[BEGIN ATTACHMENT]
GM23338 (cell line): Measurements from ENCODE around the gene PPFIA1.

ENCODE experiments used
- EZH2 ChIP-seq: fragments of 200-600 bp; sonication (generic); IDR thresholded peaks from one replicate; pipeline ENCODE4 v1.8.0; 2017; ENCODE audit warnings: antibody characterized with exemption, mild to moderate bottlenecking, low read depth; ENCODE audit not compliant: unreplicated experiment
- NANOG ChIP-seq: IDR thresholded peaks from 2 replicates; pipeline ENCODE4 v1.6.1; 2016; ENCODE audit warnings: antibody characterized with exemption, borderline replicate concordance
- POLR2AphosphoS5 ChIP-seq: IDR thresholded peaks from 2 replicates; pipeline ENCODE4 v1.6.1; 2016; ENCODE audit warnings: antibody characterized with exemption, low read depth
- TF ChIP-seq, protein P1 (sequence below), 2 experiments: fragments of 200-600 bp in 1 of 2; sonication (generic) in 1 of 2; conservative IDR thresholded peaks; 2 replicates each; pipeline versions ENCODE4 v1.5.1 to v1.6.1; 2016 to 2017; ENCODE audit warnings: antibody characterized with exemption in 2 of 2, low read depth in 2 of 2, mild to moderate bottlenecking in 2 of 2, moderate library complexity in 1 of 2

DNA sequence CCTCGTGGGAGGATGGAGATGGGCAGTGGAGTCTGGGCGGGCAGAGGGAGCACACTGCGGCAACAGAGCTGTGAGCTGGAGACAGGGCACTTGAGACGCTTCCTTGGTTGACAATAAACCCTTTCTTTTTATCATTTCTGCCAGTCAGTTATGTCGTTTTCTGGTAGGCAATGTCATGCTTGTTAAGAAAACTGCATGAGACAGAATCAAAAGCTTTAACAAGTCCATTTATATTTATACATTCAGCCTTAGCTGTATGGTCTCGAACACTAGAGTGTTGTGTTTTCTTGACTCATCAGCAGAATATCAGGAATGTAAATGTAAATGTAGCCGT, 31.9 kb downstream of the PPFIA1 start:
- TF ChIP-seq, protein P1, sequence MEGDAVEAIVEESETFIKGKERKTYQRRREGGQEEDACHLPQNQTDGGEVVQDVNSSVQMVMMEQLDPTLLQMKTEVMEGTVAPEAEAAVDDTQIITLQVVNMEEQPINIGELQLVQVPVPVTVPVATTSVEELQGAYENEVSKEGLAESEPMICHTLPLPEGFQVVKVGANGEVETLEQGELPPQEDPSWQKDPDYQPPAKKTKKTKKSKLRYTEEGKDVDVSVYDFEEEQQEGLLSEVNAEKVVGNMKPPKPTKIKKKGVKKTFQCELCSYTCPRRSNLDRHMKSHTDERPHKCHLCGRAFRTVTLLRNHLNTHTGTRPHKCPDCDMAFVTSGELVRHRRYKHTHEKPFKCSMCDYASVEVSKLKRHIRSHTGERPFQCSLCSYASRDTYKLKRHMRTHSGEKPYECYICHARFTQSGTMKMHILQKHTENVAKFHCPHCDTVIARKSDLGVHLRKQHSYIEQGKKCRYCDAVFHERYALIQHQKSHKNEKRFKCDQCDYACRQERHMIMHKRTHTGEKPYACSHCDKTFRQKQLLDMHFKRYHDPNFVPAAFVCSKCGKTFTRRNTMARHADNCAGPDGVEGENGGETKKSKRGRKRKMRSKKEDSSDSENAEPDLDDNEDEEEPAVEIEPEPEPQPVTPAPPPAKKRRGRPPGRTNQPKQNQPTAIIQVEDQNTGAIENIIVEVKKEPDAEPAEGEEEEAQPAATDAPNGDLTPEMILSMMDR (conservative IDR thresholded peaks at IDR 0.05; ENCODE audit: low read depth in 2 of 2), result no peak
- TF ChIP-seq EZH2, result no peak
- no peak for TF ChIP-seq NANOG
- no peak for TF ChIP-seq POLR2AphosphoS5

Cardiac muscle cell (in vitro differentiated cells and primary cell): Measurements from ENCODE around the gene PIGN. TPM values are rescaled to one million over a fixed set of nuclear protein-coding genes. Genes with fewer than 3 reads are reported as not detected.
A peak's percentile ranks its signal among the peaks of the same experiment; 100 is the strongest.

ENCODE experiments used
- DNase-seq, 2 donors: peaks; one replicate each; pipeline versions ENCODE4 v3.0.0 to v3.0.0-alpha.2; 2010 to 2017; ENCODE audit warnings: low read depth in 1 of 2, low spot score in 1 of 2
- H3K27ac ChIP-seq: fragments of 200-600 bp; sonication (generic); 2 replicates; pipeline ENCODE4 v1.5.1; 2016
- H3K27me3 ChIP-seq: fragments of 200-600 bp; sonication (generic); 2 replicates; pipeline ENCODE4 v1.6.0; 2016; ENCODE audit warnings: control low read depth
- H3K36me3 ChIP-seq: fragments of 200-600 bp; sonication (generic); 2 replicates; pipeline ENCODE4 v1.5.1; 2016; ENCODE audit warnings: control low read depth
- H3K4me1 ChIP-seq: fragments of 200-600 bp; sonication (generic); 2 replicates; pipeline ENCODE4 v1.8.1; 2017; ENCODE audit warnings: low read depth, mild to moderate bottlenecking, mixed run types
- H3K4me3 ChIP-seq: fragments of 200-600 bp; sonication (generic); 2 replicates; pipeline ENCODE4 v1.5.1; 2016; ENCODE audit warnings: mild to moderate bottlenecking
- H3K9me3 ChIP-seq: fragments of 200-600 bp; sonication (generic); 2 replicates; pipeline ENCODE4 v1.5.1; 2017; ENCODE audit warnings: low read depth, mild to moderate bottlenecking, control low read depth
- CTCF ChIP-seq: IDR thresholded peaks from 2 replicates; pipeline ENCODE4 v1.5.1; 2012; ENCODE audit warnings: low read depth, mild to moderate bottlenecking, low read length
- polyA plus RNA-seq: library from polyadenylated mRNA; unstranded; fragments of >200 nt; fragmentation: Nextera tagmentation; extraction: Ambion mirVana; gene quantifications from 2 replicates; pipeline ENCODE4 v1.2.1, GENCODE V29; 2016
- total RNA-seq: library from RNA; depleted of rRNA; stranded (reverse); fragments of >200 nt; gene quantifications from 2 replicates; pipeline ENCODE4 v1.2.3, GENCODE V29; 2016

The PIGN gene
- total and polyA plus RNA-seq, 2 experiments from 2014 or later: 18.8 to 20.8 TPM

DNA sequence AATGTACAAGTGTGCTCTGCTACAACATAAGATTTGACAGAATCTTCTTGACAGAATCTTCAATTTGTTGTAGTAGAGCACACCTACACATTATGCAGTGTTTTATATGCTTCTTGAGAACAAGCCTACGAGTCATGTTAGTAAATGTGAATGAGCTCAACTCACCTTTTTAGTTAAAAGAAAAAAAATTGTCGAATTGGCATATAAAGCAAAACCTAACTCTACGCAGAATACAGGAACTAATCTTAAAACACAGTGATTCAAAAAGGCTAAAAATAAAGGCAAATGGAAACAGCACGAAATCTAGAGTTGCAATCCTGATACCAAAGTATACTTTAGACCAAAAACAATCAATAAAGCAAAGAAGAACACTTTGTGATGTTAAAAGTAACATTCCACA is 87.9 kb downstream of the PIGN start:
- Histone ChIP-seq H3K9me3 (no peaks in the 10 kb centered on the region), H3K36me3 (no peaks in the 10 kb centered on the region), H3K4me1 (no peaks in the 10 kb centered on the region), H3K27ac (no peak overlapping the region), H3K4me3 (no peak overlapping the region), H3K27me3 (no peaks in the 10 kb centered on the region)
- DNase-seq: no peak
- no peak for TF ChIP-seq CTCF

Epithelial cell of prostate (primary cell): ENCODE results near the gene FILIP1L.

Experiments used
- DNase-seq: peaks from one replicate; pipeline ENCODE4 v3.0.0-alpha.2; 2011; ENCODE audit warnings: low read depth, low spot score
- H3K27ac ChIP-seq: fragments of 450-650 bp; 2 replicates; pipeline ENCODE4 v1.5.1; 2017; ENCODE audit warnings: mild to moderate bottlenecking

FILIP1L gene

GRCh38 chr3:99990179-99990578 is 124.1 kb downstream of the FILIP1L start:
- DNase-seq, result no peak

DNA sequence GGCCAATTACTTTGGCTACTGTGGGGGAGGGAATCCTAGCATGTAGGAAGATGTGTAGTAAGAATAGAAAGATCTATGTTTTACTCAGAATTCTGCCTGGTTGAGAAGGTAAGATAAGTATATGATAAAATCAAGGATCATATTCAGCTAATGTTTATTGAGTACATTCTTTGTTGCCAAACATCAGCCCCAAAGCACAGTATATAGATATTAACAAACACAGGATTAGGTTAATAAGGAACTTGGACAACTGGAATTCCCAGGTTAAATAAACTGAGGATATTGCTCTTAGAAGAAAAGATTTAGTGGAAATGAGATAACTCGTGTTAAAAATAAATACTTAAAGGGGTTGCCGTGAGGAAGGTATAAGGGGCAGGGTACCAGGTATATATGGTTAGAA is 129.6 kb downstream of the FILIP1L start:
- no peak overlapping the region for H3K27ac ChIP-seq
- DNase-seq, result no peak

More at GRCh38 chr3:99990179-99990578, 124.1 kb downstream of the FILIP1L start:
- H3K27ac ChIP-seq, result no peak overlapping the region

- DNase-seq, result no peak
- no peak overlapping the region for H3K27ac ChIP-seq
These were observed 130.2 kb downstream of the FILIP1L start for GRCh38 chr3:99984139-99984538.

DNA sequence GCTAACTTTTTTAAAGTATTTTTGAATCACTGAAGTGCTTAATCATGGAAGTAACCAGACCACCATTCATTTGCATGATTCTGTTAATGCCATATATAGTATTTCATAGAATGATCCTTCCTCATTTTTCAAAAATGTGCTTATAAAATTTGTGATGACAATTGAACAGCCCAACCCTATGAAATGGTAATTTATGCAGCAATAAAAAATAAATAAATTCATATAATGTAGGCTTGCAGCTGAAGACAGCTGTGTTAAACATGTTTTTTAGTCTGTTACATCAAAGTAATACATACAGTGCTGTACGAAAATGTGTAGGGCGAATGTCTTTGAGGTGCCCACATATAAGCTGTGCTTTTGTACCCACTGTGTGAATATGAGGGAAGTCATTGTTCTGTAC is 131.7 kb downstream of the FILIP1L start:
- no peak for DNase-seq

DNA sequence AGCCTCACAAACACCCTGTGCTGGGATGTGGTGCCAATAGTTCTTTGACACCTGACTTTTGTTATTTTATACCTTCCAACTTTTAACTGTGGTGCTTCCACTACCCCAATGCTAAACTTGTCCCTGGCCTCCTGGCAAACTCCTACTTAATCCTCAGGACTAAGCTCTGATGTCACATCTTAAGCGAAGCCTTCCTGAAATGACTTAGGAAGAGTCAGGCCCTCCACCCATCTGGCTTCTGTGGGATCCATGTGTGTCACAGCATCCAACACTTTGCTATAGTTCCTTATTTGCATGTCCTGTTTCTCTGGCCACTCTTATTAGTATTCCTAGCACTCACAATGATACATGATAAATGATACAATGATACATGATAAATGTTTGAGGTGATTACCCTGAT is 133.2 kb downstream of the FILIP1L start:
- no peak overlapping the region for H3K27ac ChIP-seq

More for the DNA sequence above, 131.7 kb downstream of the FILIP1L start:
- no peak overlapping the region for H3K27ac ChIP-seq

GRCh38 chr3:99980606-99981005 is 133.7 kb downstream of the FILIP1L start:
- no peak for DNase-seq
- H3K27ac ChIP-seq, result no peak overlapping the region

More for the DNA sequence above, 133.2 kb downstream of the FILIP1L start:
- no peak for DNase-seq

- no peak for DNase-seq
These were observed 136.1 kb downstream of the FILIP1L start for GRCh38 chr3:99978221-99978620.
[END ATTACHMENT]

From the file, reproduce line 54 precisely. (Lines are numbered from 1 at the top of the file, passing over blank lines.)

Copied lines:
- H3K27ac ChIP-seq, result no peak overlapping the region